Managing Jetpack Compose UI State With Sealed Classes | by Lucca Beurmann | May, 2022

Use Sealed Lessons to deal with doable states of composable views

Photograph by Anderson Rian on Unsplash

Updating the UI to adapt to a given state is a daily job for many Android builders. One of the vital frequent efforts is transitioning between loading, error, and success states coming from an API request.

Managing UI state within the XML View System is a fairly normal course of normally composed of setting the view’s properties to replicate the present state and hiding/exhibiting views in response to necessity. For instance, hiding the loading view, exhibiting the content material view, and populating it with the specified content material. There’s not a lot to speak about this course of apart from its main flaw: human error.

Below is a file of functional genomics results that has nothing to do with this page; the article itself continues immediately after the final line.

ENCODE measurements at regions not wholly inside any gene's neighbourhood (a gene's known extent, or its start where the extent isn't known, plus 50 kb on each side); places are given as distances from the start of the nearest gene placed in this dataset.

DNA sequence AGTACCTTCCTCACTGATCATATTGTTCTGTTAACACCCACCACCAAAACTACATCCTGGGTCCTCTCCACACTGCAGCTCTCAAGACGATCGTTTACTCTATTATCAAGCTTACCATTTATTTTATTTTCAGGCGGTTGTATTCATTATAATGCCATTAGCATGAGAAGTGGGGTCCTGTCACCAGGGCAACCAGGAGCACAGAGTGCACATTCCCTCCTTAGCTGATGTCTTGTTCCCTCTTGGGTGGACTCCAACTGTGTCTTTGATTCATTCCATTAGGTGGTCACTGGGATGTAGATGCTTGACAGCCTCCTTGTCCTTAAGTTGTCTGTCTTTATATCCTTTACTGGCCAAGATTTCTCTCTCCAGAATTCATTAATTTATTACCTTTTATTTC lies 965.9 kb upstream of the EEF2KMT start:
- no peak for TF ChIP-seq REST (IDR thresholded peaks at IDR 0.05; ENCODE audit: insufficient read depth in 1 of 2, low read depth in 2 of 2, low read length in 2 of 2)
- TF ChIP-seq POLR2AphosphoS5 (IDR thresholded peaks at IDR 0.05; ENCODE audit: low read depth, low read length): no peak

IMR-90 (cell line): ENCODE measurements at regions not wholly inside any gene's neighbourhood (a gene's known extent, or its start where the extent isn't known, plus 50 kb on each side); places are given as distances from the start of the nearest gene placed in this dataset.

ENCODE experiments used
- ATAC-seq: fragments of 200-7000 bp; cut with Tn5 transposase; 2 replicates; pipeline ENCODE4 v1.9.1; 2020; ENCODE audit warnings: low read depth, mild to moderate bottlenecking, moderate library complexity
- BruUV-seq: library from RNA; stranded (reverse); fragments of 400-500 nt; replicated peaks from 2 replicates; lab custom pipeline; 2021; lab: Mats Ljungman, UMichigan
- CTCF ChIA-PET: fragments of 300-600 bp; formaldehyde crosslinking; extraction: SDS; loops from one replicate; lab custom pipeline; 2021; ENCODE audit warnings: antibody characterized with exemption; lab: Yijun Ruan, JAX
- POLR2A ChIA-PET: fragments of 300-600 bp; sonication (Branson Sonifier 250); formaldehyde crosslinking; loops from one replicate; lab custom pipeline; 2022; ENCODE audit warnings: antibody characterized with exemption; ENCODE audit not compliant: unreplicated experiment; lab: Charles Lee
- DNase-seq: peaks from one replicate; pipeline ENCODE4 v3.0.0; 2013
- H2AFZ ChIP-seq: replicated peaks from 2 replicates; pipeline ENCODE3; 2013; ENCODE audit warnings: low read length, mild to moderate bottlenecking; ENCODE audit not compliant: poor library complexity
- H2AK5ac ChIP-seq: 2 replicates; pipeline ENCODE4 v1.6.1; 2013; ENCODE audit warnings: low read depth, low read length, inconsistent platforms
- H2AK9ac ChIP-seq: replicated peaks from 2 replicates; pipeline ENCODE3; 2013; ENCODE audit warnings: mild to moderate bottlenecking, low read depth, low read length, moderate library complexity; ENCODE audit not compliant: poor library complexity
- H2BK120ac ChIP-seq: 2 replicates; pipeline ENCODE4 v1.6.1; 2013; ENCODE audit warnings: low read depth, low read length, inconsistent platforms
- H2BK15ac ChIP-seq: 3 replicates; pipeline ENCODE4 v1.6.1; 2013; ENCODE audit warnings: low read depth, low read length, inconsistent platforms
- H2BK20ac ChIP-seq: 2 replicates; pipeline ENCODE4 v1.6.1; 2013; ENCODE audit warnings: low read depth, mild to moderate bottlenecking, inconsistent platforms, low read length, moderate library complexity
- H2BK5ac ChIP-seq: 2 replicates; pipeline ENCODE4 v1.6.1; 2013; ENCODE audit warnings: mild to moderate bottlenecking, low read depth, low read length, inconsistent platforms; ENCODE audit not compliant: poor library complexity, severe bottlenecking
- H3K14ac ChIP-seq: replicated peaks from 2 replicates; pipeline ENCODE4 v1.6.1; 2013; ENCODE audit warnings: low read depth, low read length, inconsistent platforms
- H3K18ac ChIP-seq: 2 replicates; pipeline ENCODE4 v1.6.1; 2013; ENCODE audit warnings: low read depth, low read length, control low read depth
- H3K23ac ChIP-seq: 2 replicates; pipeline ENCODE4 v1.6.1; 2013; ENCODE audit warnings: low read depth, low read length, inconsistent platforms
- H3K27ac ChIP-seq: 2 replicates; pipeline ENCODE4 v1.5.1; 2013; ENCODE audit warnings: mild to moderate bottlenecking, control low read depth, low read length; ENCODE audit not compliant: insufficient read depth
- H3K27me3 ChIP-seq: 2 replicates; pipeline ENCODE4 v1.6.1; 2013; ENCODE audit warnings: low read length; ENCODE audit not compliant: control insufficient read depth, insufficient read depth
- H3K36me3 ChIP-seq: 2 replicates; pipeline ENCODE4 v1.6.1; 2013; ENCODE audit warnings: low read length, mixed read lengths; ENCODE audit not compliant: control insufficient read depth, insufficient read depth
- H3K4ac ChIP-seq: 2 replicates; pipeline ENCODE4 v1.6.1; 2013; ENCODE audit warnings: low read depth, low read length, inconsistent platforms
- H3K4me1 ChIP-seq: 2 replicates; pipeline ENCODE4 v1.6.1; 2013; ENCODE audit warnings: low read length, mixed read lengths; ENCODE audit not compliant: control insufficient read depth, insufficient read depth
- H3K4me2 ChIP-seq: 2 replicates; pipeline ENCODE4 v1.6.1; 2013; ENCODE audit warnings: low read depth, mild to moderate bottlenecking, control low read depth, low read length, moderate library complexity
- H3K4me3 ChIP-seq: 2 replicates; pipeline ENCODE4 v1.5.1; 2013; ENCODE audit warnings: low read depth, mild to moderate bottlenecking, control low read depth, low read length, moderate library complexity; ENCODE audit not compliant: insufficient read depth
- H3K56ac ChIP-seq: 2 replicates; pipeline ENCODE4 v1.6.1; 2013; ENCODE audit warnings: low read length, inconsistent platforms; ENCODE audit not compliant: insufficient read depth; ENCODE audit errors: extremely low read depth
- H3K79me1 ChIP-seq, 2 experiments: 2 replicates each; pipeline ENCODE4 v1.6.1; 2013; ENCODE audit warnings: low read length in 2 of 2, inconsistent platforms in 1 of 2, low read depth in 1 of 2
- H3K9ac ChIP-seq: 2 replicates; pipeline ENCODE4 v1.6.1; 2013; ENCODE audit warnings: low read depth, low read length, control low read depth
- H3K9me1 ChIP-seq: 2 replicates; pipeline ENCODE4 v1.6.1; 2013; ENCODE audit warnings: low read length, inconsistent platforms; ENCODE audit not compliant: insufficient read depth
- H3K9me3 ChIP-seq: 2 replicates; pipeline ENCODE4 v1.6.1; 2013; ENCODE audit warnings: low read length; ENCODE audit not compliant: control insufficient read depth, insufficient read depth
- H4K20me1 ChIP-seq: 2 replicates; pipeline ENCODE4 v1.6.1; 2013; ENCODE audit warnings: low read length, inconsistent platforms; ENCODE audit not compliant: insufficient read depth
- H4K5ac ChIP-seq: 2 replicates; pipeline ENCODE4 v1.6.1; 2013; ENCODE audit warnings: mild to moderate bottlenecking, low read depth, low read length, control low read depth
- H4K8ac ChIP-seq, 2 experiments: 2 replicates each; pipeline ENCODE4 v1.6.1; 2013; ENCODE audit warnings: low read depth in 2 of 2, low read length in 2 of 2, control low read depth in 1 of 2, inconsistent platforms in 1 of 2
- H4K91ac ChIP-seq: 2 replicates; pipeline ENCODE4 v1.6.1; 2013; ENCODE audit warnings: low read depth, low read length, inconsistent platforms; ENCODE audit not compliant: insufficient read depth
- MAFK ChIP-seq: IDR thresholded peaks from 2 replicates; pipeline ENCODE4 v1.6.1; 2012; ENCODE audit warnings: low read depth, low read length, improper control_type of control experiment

In your profession as an Android Developer, you could have in all probability stared at a ViewBinding primarily based display for a number of minutes (and even hours for actually complicated layouts) attempting to grasp why your UI just isn’t updating appropriately, to after a while uncover that you simply forgot a myView.visibility = View.GONE , this can be a widespread mistake brought on by the handbook effort to replace your views for each doable state.

Jetpack Compose is designed to allow the creation of precise reactive screens by the utilization of the State class, altering the worth of a State triggers the recomposition of Composable features that relies on this identical state, in different phrases, if our State object holds a String worth a brand new composition will likely be triggered each time it adjustments, offering the up to date String worth with out the necessity of handbook set strategies. The identical is legitimate for each mixture State<T> so if our UI state is held inside a state object we are able to routinely replace the UI for each state change.

However sufficient speaking, let’s do some actual code.